The Greyhound Bus Station
550 NW 6th Ave
Friday, March 14, 2001
On the outskirts of downtown Portland, beyond bustling Burnside, lies a long, dilapidated brick building. It's not pretty to look at, and a lot of scary people wander near its corroded walls. But if you're one of the brave, and you can muster up the courage to look past the ugliness and venture inside, you'll find yourself in the thick of one of the most provocative theater experiences to be found this spring season. I'm referring, of course, to Portland's Greyhound bus station.
Station's plot is not complex: People wait for a bus to come, and when it comes, they get on it. But within that simple structure a whole slew of beautifully subtle mini-dramas unfolds; indeed, so many that it's often hard to watch them all at once. I saw a kid who looked about 17 take his four-year old daughter to the bathroom; I saw a mother and her two sons talk about their dreams while fiddling with their mullets; and I saw a young, dark-haired woman deliver a tearful goodbye to her lover, wrapping her legs around his torso and tongue-kissing his face.
And topping them all was the young lad who placed two quarters in the plastic television chair, and then beat it desperately when the reception failed to come in. His story almost moved me to tears as I remembered my own days spent battling those very same chairs, waiting, oh waiting, in ugly airports--and yes, bus stations--for mom to take my hand and drag me to the gate.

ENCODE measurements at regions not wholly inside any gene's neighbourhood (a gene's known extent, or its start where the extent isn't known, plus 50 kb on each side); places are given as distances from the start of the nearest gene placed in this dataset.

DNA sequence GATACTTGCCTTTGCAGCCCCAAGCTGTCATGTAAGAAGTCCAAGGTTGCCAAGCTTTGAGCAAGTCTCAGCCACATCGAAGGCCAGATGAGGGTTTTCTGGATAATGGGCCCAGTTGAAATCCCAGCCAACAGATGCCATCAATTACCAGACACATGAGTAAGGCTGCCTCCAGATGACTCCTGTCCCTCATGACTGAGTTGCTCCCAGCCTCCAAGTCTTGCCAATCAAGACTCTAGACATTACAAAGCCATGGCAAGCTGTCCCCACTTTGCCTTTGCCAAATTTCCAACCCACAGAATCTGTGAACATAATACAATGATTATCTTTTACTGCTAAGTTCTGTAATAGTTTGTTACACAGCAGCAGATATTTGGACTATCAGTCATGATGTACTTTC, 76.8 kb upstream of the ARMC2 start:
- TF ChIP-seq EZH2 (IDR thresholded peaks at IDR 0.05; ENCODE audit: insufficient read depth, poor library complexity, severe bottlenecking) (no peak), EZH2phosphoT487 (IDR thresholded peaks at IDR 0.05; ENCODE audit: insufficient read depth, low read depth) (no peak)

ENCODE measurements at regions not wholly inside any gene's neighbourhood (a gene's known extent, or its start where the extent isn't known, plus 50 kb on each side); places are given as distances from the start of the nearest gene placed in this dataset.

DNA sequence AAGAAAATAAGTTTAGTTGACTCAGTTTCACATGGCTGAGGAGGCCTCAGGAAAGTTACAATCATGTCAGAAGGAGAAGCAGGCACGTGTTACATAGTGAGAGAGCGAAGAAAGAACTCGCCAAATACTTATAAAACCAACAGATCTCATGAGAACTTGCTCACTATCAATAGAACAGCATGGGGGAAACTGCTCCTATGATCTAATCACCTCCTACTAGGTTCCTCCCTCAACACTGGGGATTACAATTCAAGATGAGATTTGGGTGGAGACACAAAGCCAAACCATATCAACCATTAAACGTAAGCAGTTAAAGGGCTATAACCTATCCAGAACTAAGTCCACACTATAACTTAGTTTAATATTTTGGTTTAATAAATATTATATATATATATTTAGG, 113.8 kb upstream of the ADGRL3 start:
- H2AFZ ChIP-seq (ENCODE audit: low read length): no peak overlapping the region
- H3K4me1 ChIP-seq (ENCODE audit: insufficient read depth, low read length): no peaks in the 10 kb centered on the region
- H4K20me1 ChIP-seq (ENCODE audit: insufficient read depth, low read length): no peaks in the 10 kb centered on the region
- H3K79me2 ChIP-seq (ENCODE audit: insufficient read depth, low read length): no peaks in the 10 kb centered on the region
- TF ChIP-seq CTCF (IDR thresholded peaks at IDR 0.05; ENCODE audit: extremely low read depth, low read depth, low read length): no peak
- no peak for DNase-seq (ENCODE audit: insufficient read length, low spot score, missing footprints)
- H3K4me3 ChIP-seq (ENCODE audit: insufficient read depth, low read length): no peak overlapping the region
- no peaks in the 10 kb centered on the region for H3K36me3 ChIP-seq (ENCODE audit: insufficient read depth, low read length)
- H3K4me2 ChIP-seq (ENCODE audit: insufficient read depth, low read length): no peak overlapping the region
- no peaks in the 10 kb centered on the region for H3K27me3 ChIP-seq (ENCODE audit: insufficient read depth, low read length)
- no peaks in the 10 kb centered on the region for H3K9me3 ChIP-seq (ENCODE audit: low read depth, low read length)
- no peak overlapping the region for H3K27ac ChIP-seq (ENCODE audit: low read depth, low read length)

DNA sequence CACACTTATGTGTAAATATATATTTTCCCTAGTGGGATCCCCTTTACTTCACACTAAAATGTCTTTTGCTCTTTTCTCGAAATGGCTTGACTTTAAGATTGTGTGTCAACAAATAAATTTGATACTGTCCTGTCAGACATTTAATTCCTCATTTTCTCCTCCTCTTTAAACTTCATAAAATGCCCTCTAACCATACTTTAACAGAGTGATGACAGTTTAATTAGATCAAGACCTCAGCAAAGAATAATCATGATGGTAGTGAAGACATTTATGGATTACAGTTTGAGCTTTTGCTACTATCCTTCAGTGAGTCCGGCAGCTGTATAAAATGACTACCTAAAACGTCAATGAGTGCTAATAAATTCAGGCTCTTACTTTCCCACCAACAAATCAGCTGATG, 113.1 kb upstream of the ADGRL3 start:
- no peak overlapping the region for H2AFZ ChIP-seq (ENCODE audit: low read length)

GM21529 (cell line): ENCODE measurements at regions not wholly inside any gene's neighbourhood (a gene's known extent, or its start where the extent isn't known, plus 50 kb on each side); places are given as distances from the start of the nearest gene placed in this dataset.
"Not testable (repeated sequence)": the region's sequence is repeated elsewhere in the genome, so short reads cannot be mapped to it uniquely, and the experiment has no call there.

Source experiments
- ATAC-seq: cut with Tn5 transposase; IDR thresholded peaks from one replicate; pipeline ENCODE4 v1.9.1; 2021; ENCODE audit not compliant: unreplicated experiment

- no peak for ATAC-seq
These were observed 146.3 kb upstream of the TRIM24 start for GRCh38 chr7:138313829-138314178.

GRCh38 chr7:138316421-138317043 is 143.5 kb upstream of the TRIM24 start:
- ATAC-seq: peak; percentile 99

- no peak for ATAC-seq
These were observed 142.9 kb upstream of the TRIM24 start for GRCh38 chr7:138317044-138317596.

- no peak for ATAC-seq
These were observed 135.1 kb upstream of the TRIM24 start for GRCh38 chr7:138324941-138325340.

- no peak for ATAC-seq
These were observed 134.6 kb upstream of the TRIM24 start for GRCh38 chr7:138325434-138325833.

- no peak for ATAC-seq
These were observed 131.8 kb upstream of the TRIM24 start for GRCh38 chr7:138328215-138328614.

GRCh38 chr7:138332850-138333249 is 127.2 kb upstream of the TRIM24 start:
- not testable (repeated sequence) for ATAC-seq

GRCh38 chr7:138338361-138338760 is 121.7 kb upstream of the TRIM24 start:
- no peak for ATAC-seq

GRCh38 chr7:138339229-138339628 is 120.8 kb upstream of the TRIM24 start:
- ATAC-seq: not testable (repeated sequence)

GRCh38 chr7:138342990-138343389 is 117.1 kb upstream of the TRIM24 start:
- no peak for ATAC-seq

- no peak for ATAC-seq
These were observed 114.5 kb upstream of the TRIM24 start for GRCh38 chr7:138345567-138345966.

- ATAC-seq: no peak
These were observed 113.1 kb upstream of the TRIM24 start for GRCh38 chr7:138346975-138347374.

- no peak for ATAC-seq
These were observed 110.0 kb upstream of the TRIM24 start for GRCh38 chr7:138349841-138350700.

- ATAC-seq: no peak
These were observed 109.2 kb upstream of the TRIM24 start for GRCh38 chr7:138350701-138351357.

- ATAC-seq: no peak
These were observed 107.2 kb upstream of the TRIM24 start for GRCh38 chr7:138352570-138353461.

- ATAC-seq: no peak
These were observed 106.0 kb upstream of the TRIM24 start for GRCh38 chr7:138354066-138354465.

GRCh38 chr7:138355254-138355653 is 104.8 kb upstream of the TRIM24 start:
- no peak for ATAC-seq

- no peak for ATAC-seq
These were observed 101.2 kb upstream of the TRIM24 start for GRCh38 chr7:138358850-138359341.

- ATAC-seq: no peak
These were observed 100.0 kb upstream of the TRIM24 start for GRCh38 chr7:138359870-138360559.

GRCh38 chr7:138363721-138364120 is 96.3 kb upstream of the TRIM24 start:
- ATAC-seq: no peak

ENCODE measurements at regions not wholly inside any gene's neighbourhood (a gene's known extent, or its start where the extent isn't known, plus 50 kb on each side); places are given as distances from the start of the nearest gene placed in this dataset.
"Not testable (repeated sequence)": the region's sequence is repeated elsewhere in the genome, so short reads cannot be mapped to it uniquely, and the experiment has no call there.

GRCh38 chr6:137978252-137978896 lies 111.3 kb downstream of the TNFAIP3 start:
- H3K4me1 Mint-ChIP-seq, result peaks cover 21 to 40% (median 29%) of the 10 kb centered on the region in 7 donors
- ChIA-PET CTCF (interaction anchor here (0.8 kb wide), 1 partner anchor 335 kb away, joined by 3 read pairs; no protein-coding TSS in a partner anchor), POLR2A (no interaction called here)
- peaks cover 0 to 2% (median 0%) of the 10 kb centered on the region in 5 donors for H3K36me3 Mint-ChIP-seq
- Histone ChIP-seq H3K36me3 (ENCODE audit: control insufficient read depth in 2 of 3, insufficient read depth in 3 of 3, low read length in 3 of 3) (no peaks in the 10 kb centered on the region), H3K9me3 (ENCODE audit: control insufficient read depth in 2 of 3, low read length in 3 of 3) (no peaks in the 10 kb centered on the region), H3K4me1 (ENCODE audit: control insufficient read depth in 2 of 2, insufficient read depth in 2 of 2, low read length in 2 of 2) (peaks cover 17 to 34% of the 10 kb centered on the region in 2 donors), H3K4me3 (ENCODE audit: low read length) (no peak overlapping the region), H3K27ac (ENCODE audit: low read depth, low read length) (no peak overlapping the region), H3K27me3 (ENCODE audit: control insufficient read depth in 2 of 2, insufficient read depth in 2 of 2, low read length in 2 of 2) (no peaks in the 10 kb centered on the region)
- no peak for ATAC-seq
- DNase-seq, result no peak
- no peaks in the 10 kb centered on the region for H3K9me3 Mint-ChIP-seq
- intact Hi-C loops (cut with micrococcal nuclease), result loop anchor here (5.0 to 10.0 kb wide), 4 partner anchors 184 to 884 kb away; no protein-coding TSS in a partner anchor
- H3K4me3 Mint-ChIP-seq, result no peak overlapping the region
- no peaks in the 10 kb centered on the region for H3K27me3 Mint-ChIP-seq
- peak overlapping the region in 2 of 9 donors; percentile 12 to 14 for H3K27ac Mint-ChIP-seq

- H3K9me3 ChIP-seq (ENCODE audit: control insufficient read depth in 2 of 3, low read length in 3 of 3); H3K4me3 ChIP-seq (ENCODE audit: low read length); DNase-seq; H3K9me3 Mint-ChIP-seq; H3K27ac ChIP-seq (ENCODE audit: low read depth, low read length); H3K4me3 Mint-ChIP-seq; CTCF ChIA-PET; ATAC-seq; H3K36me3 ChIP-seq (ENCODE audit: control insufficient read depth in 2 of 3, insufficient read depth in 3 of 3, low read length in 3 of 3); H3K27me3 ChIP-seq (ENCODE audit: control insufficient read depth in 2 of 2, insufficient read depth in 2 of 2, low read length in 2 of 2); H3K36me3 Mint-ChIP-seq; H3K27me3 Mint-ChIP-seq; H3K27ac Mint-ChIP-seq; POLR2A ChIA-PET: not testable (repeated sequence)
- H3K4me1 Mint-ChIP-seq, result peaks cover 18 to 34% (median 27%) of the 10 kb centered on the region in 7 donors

Station's vast, spare interior and constantly buzzing florescent light design present a bleakness that recalls the pre-World War I German neo-surrealist expressionism that has had a resurgence on the West Coast ever since Nicolai Slind presented his Post Office in San Francisco two summers ago. Office breathed new life into the world of government buildings with a mind-numbing flickering motif that perfectly captured institutional office drear.
Unlike those institutions, however, the theme in Station is transport, not stasis--people leaving one place to arrive at another. A less dismal façade might have worked better to convey that sense of movement, but really, the details of this set are so well done that those flaws are easily ignored.
Indeed, the show's attention to detail breaks new ground for the world of interactive theater: real video games and vending machines lining one side of the room, and a fully-functional kitchen and dining area offering an array of delicious, deep-fried distractions for heathens who might get bored of the beautiful acting and writing. A viewer can even board one of the buses and go for a ride, though it costs an additional 20 to 40 bucks to do so.
Don't miss Greyhound Bus Station because of its seedy locale, for the exterior ambience only adds to the stunning grit of its internal world. It may not be pretty to look at, but it's beautiful to see.